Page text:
SMT stencil printers apply thermal grease for better heat dissipation

Content Dam Leds En Ugc 2011 05 Smt Stencil Printers Apply Thermal Grease For Better Heat Dissipation Leftcolumn Article Thumbnailimage File
Date Announced: 16 May 2011

Surface Mount Techniques (SMT) has introduced several thermal grease printing machines that accommodate larger, odd shaped substrates such as the heat sinks found in LED lighting.

The picture shows two different heat sinks with thermal grease applied using SMT’s automatic printers. The picture illustrates the use of a .004-inch thick screen (left), a 0.006-inch stencil (right).

When discussing LED lighting, highly concentrated heat sources come with the territory. The latest LED lighting designs require much better heat dissipation. Heat sink designs are highly integrated and much more complex. Thermal Interface Material (TIM) suppliers have met industry demands with higher performance thermally conductive materials. Among various TIM offerings, thermal grease can provide the lowest thermal resistance at the junction between the heat source and heat sink. However, this junction can still be the weak link in a thermal path. If the grease is not applied properly heat is trapped at the source and failures occur. When applied properly a good thermally conductive path is created for better heat dissipation. The thermal grease may be applied to the substrate of the heat-source or the substrate of the heat sink.

When applying thermal grease to the substrate, heat sink designers want better process control. Manufacturers want the same, as well as higher production rates. What’s needed is the accuracy and repeatability of automated stencil printers such as those used to apply solder paste on Printed Circuit Boards (PCB). These stencil/screen print machines control the squeegee speed and pressure to apply a consistent thickness of paste (grease) in precise locations.

Although printing thermal grease is similar to printing solder paste, applying grease to a densely populated LED board or the heat sink itself presents certain challenges. Bare PCBs are lightweight and usually .062-inches thick compared to heat sinks that are large (up to 5.0 inches thick), bulky and heavy. The heat sink may not have a single plane and/or it may have obstructions protruding above the print surface where grease needs to be applied.

SMT has introduced several thermal grease printing machines that accommodate larger, odd shaped substrates such as the heat sinks found in LED lighting The machines offer the same speed, precision, and repeatability found on SMT’s solder paste printers. The 1616TC and 1616TCS printers are tabletop machines used for R&D or production. The 1616TC is a standard clamshell style printer. For heat sinks that are too cumbersome to handle the 1616TCS includes a shuttle mechanism to extend the tooling plate from under the screen/stencil. This allows simpler loading/unloading of the heat sink.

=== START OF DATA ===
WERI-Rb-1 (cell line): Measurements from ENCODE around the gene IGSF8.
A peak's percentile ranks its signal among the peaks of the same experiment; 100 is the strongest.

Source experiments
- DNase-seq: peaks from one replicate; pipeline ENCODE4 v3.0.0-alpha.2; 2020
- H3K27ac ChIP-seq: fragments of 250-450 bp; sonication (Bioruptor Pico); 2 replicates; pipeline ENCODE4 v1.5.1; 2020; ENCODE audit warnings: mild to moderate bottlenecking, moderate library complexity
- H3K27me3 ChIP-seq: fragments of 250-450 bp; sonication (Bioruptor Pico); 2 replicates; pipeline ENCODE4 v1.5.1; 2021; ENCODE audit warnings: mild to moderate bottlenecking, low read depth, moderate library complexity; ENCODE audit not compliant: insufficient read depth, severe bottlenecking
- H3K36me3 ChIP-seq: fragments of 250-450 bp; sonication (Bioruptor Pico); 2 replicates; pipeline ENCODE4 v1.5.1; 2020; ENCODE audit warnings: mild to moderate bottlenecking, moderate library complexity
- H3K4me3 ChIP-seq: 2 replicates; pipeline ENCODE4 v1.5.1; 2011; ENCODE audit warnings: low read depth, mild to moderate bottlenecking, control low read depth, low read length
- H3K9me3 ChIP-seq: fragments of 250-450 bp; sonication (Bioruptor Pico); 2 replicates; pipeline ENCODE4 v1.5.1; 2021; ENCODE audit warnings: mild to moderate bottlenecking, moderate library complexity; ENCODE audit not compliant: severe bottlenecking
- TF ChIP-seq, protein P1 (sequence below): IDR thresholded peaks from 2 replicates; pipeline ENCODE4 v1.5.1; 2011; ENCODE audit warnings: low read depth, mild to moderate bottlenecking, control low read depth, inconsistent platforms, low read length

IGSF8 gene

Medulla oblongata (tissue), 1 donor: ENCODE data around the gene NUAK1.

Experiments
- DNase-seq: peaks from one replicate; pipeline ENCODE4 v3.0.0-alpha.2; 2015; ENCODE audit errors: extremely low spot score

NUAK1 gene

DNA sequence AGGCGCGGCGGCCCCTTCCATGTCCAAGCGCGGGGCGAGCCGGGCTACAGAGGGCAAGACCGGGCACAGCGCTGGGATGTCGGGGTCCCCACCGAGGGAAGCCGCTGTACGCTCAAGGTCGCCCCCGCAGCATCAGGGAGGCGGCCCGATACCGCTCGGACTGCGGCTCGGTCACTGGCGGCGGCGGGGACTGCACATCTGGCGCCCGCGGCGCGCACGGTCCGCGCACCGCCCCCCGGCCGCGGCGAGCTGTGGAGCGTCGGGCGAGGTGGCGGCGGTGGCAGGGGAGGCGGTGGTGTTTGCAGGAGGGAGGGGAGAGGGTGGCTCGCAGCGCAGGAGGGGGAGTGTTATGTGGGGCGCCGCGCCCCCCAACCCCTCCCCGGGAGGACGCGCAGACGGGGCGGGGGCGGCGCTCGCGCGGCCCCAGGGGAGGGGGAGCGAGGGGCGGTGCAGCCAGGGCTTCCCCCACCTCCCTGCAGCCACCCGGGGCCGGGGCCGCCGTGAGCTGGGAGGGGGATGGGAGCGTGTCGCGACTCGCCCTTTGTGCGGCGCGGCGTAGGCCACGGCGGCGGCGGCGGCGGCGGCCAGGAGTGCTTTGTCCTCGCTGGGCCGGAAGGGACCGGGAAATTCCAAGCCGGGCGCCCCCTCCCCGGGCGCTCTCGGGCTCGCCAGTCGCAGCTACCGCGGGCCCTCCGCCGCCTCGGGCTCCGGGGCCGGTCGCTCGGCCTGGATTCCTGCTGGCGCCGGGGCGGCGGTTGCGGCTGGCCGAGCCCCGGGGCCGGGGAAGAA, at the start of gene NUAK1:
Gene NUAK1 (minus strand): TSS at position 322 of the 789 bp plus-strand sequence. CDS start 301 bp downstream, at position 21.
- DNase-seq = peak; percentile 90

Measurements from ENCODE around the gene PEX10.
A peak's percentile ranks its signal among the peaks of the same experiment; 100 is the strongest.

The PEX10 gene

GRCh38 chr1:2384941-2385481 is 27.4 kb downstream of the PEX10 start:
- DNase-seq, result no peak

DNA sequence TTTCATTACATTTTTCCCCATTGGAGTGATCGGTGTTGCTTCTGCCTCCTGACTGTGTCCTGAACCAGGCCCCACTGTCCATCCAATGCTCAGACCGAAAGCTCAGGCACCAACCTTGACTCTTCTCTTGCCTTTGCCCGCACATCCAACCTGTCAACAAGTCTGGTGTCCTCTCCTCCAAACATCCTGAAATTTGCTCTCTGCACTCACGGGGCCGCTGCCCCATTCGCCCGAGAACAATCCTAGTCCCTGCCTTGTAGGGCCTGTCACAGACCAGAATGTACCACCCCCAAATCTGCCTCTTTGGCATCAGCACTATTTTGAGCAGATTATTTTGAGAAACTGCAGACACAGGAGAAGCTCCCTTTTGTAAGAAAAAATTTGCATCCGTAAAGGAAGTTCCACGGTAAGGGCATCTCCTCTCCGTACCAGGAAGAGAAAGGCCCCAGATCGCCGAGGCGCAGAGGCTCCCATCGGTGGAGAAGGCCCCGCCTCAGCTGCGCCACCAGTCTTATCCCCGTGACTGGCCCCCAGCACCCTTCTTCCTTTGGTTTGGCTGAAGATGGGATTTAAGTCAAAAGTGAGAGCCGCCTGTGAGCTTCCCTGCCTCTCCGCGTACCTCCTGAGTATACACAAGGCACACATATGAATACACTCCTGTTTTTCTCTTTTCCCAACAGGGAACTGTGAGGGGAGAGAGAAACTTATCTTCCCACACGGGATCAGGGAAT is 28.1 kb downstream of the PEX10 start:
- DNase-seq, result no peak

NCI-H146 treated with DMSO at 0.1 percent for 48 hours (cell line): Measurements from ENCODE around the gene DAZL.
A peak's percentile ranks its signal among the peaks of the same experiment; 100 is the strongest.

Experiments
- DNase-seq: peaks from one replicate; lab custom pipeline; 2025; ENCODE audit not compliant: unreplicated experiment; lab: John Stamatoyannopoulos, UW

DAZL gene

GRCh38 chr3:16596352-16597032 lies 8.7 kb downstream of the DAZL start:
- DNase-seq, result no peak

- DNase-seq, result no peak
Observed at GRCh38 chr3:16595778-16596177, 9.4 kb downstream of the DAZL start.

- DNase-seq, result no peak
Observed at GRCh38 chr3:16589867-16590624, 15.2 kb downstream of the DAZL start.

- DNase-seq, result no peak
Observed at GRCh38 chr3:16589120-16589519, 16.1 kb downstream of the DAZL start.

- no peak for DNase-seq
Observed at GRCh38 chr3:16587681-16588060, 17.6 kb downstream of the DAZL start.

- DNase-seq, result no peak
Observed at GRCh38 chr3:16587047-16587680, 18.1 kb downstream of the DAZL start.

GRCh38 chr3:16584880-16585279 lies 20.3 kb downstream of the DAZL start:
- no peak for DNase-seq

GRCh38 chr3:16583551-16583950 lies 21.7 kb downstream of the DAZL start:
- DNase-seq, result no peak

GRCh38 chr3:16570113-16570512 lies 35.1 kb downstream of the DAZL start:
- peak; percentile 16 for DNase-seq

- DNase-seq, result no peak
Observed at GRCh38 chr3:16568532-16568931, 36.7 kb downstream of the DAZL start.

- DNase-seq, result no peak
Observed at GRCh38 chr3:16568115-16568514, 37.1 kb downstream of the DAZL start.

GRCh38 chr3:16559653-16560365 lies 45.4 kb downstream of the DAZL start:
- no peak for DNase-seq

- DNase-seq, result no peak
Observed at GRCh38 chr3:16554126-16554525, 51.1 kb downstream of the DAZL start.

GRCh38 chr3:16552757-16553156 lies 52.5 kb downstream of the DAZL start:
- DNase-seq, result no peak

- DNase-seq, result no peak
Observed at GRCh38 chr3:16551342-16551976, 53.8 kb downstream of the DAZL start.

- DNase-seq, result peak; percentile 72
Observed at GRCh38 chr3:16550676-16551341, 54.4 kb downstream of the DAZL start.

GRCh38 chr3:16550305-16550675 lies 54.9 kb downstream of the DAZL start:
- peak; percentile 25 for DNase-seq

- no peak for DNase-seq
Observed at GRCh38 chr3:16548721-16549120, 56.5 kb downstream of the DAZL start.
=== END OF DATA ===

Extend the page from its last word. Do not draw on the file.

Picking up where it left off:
Engineers use the 1616TC for printing on prototype heat sinks. Application of the grease is held constant to insure test data is not contaminated by inconsistencies resulting from manual operations. When the correct process is determined by engineering the proper machine parameters are easily transferred to production.

The 2220TC is a production machine with many options available such as automatic vision alignment and post-print vision inspection. The 2220TC has a large work area accessible from three sides of the machine for additional pre or post-print automation including custom handling (load/unload) and custom assembly (pick & place robotics). SMT also provides engineering assistance as required for custom tooling to register and secure odd shaped substrates during the print process.

In conclusion, LED Lighting manufacturers benefit from using proven, cost effective stencil/screen print technology. They realize better control of their process and higher production rates.

Patrick Sean Surface Mount Techniques SMT 15632 Producer Lane Huntington Beach, CA 92649 (714) 903-8100 ext. 21


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